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The love of the bride to her spouse, and the nature of that love, Song of Solomon 8:1-7. The younger sister, Song of Solomon 8:8-10. Solomon‚Äės vineyard, Song of Solomon 8:11, Song of Solomon 8:12. The confidence of the bride and bridegroom in each other, Song of Solomon 8:13, Song of Solomon 8:14.
O that thou wert as my brother - The bride, fearing that her fondness for her spouse might be construed into too great a familiarity, wishes that he were her little brother; and then she might treat him in the most affectionate manner, and kiss him even in the streets without suspicion, and without giving offense to any one.
Would - bring thee into my mother‚Äės house, who would instruct me - She would teach me how to conduct myself towards thee, as she would how to nurse a young child.
To drink of spiced wine - Wine rendered peculiarly strong and invigorating. The bride and bridegroom on the wedding day both drank out of the same cup, to show that they were to enjoy and equally bear together the comforts and adversities of life.
His left hand - See on Song of Solomon 2:6 (note).
With the fourth verse the Sixth night of the marriage week is supposed to end.
That cometh up from the wilderness - Perhaps the words of the daughters of Jerusalem, who, seeing the bride returning from the country, leaning on the arm of her beloved, are filled with admiration at her excellent carriage and beauty.
I raised thee up under the apple tree - The original of this clause is obscure, and has given birth to various translations. The following is nearly literal: ‚ÄúUnder the apple tree I excited thee (to espouse me): there, thy mother contracted thee; - there, she that brought thee forth contracted thee (to me). Or it may be understood of the following circumstance: The bridegroom found her once asleep under an apple tree, and awoke her; and this happened to be the very place where her mother, taken in untimely labor, had brought her into the world.‚ÄĚ And here the bridegroom, in his fondness and familiarity, recalls these little adventures to her memory.
The Vulgate gives this an abominable meaning.
Sub arbore malo suscitavi te: ibi corrupta est mater tua; ibi violata est genetrix tua; ‚ÄúI raised thee up under the apple tree: it was there that thy mother was corrupted; it was there that she who brought thee forth was violated.‚ÄĚ Spiritually, all this is applied to Eve losing her purity by sin; and Jesus as the promised seed raising her up by the promise of mercy, through the blood of his cross. But the text says nothing of this.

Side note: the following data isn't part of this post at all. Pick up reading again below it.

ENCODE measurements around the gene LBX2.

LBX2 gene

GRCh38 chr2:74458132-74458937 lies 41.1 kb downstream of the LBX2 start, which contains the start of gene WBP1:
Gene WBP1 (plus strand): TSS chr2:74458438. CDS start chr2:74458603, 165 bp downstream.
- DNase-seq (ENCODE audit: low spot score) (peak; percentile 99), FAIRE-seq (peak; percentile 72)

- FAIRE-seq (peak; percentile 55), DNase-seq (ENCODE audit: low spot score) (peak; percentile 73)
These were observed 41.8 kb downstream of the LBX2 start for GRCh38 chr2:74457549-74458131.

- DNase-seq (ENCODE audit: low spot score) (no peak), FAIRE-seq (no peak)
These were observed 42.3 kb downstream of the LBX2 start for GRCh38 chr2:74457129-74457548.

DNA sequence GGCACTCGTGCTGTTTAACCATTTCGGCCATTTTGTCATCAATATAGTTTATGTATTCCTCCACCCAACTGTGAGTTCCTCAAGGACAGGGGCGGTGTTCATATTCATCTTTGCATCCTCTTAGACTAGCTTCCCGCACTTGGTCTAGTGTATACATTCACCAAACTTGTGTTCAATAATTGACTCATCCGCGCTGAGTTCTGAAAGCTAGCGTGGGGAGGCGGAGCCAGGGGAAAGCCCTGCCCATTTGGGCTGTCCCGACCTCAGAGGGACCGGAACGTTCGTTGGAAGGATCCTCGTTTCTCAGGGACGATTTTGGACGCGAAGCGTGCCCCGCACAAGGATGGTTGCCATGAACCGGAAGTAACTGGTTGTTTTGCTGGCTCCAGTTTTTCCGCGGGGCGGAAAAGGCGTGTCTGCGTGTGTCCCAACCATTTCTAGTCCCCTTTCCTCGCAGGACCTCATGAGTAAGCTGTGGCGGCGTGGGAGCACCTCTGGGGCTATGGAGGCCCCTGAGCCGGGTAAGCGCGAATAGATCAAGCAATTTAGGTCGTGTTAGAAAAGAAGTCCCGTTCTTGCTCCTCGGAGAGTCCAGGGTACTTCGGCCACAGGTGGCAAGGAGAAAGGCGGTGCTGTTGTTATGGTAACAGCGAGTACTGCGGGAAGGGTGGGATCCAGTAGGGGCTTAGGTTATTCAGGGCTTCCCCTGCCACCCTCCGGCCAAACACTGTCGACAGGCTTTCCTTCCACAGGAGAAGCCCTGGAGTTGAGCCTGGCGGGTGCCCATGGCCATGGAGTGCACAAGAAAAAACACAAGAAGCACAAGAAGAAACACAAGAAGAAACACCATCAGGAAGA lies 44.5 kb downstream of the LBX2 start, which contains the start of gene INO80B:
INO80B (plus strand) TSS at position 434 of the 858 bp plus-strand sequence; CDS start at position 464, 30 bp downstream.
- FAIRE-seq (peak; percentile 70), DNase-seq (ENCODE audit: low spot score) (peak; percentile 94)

Set me as a seal upon thine heart - It was customary in the Levant and other places to make impressions of various kinds upon the arms, the breast, and other parts. I have seen these often: some slight punctures are made, and the place rubbed over with a sort of blue powder that, getting between the cuticle and cutis, is never discharged; it continues in all its distinctness throughout life. The figures of young women are frequently thus impressed on the arms and on the breasts. If the bride alludes to any thing of this kind, which is very probable, the interpretation is easy. Let me be thus depicted upon thine arm, which being constantly before thy eyes, thou wilt never forget me; and let me be thus depicted upon thy breast, the emblem of the share I have in thy heart and affections. Do this as a proof of the love I bear to thee, which is such as nothing but death can destroy; and do it to prevent any jealousy I might feel, which is as cruel as the grave, and as deadly as fiery arrows or poisoned darts shot into the body.
A most vehement flame - ◊©◊ú◊Ē◊Ď◊™◊ô◊Ē (shalhebethyah), ‚Äúthe flame of God;‚ÄĚ for the word is divided ◊©◊ú◊Ē◊Ď◊™ ◊ô◊Ē (shalhebeth Yah), ‚Äúthe flame of Jehovah,‚ÄĚ by one hundred and sixteen of Dr. Kennicott‚Äės MSS., and by one hundred and fourteen of those of De Rossi. It may mean the lightning; or, as our text understands it, a most vehement or intense fire.
Many waters - Neither common nor uncommon adversities, even of the most ruinous nature, can destroy love when it is pure; and pure love is such that nothing can procure it. If it be not excited naturally, no money can purchase it, no property can procure it, no arts can persuade it. How vain is the thought of old rich men hoping to procure the affections of young women by loading them with presents and wealth! No woman can command her affections; they are not in her power. Where they do not rise spontaneously, they can never exist. ‚ÄúIf a man would give all the substance of his house for love, it would be utterly contemned.‚ÄĚ Let the old, as well as the gay and the giddy, think of this.